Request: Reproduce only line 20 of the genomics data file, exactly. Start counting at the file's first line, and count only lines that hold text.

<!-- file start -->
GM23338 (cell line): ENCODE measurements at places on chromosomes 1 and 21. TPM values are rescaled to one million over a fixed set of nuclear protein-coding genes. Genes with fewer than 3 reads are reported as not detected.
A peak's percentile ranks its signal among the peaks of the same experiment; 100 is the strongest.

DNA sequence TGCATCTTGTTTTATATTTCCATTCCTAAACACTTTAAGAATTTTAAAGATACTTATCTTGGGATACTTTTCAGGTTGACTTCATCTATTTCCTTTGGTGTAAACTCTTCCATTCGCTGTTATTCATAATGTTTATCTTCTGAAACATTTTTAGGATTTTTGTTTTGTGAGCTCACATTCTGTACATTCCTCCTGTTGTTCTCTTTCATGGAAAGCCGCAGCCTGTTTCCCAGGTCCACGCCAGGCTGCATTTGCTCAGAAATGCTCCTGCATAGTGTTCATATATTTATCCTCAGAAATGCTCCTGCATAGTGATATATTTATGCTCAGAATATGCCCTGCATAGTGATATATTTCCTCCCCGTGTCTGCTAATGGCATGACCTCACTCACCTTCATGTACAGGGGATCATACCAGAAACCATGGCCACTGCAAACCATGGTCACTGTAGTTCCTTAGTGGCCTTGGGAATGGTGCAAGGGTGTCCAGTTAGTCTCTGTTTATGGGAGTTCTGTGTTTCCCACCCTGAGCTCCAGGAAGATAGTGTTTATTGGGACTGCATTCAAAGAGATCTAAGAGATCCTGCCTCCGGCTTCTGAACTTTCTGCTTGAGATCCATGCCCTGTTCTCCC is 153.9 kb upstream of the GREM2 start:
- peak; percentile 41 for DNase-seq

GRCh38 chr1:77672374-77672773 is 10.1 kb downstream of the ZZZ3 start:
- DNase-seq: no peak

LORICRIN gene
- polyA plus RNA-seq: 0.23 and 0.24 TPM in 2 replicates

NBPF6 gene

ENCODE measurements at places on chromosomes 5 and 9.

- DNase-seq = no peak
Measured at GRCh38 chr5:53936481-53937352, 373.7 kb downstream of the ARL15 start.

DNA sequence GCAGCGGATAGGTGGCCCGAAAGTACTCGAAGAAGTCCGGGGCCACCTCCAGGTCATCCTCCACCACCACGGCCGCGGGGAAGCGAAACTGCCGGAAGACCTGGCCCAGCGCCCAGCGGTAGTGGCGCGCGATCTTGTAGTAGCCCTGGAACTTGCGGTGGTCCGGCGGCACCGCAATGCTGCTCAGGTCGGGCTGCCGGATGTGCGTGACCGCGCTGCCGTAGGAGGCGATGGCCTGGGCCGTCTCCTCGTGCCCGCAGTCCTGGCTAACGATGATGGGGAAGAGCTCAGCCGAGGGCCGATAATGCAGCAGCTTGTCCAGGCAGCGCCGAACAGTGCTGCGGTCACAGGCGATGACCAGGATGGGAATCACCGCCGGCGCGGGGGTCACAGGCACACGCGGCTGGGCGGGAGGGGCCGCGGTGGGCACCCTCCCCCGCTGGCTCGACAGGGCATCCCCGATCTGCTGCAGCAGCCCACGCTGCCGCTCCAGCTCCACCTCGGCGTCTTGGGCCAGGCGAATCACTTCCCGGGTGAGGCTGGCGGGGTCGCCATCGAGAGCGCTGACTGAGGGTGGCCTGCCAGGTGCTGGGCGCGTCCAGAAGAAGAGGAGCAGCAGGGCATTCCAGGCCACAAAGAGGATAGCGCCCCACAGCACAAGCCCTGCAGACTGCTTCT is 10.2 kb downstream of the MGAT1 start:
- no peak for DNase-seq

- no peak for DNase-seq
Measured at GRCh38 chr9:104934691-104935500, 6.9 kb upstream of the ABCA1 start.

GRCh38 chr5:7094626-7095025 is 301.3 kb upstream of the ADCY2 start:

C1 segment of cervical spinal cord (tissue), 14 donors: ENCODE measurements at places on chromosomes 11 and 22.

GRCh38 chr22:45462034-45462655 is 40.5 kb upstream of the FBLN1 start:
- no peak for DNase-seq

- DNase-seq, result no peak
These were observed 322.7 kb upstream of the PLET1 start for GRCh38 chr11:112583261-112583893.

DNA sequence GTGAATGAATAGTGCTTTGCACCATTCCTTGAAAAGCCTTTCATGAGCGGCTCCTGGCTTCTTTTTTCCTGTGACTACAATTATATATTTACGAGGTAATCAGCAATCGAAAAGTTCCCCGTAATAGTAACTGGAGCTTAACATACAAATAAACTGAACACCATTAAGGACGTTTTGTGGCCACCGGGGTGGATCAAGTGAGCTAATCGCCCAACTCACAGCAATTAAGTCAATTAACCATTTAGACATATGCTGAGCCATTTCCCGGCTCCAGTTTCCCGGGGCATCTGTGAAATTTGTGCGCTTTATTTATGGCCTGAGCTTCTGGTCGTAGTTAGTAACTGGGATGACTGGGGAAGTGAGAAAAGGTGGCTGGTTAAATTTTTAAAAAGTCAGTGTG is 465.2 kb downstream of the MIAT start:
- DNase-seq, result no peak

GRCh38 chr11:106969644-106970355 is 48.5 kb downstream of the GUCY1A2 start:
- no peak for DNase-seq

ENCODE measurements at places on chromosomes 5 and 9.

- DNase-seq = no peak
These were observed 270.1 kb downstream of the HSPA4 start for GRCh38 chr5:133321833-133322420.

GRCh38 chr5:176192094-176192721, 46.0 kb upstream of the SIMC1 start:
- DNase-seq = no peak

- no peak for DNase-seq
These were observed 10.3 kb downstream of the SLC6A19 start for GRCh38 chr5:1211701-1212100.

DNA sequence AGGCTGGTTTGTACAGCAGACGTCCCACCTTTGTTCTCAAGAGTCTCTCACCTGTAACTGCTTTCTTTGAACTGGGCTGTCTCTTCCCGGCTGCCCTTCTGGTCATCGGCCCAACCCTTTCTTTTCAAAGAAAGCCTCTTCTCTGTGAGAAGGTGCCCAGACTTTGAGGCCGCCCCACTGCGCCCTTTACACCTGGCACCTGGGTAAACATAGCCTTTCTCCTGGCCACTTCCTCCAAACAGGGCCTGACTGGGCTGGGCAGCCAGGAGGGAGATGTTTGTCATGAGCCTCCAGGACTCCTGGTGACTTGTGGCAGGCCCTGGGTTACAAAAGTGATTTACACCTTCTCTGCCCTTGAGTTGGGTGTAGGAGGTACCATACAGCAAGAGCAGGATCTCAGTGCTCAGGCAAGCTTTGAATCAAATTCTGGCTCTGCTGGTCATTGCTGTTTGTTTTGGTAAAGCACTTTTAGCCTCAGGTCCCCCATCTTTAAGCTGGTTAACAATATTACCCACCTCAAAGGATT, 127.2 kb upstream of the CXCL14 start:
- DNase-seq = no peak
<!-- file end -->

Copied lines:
- no peak for DNase-seq